"According to my mother, Billy broke his hand during a cold and violent winter much like this one. She could remember vividly the details of that winter -- how tired she grew of breathing through woolen scarves, of passing birds dead in snow drifts, their mouths leaking slow blood. Trucks skidded off highways and toppled into ditches, where they remained until spring; cars died in garages and resisted jump starts; old people felt the cold move under their clothes and blankets and reach for their hearts."
--From "Winter Country"
This is a collection of individual stories that, when read as a whole, create a singular vision: that of a lonely, stark, even eerie world in which the central characters find themselves, in one way or the other, outsiders. The evocation of this world is partially accomplished with a uniform physical setting -- most of these stories take place in rural Minnesota, a setting portrayed as isolated, lonely, and claustrophobic. But this external world also parallels the internal spirit of the characters. All these stories deal in some way with yearning. The characters desire something that seems out of their reach, ungraspable either because of circumstances, the will of others imposed upon them, or even their own doubts and fears, turned inward against themselves. The characters here are dreamers who struggle anyway, seeking love, freedom, and the dignity in human or spiritual connection that will confirm their place in a world that moves relentlessly forward, indifferent to their longings.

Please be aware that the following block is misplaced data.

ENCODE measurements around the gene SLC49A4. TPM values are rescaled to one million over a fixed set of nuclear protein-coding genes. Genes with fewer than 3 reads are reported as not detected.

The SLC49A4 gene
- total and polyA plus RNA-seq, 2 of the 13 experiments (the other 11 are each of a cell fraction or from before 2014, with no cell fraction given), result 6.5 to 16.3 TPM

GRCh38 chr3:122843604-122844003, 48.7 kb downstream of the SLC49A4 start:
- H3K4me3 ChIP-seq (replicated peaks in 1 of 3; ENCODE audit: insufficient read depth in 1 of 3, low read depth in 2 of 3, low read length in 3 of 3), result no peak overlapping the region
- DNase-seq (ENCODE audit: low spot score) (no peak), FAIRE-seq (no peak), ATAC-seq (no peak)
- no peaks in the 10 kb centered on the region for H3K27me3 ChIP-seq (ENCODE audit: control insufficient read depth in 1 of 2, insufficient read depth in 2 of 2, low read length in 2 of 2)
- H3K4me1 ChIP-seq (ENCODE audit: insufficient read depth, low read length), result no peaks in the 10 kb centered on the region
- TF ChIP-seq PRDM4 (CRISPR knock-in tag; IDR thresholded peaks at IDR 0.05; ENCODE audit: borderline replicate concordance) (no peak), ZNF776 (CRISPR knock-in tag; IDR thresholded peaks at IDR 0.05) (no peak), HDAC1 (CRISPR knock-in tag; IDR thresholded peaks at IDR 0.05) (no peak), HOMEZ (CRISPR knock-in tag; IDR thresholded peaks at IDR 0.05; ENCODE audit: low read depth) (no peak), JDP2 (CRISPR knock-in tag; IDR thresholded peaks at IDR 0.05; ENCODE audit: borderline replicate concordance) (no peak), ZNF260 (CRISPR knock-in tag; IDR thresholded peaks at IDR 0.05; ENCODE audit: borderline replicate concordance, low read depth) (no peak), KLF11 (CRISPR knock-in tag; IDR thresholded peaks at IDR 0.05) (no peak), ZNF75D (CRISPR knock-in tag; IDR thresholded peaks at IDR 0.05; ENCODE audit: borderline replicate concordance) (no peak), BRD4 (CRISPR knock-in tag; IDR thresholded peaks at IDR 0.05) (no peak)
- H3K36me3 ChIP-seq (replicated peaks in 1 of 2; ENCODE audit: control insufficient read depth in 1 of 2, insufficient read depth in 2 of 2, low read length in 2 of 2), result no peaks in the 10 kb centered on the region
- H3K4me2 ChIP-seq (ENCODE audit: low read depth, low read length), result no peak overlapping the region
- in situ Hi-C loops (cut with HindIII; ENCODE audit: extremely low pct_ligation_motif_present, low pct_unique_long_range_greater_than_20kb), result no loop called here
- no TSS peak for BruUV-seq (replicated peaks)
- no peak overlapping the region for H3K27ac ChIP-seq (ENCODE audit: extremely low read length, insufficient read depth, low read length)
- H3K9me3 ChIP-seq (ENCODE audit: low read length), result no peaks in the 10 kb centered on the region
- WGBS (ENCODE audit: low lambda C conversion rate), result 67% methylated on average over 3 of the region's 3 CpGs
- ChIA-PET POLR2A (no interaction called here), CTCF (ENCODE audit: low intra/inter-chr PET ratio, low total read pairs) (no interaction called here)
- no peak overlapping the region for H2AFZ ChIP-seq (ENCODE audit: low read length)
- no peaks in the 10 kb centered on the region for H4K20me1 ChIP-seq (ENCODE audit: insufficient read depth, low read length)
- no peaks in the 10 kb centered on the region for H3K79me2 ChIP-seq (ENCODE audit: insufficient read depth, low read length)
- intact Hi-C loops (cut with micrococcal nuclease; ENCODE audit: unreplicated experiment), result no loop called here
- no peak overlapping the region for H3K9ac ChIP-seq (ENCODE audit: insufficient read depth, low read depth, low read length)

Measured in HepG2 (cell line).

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Robert Schirmer was born in Minnesota. He received a B.A. from Hamline Univrsity, an M.A. from the University of New hampshire, and M.F.A. from the University of Arizona. His tories have appeared in New England Review, Indiana Review, Greensboro Review, and New Letters.
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Book Description NYU Press, 1991. Paperback. Book Condition: New. book. Bookseller Inventory # M0814779379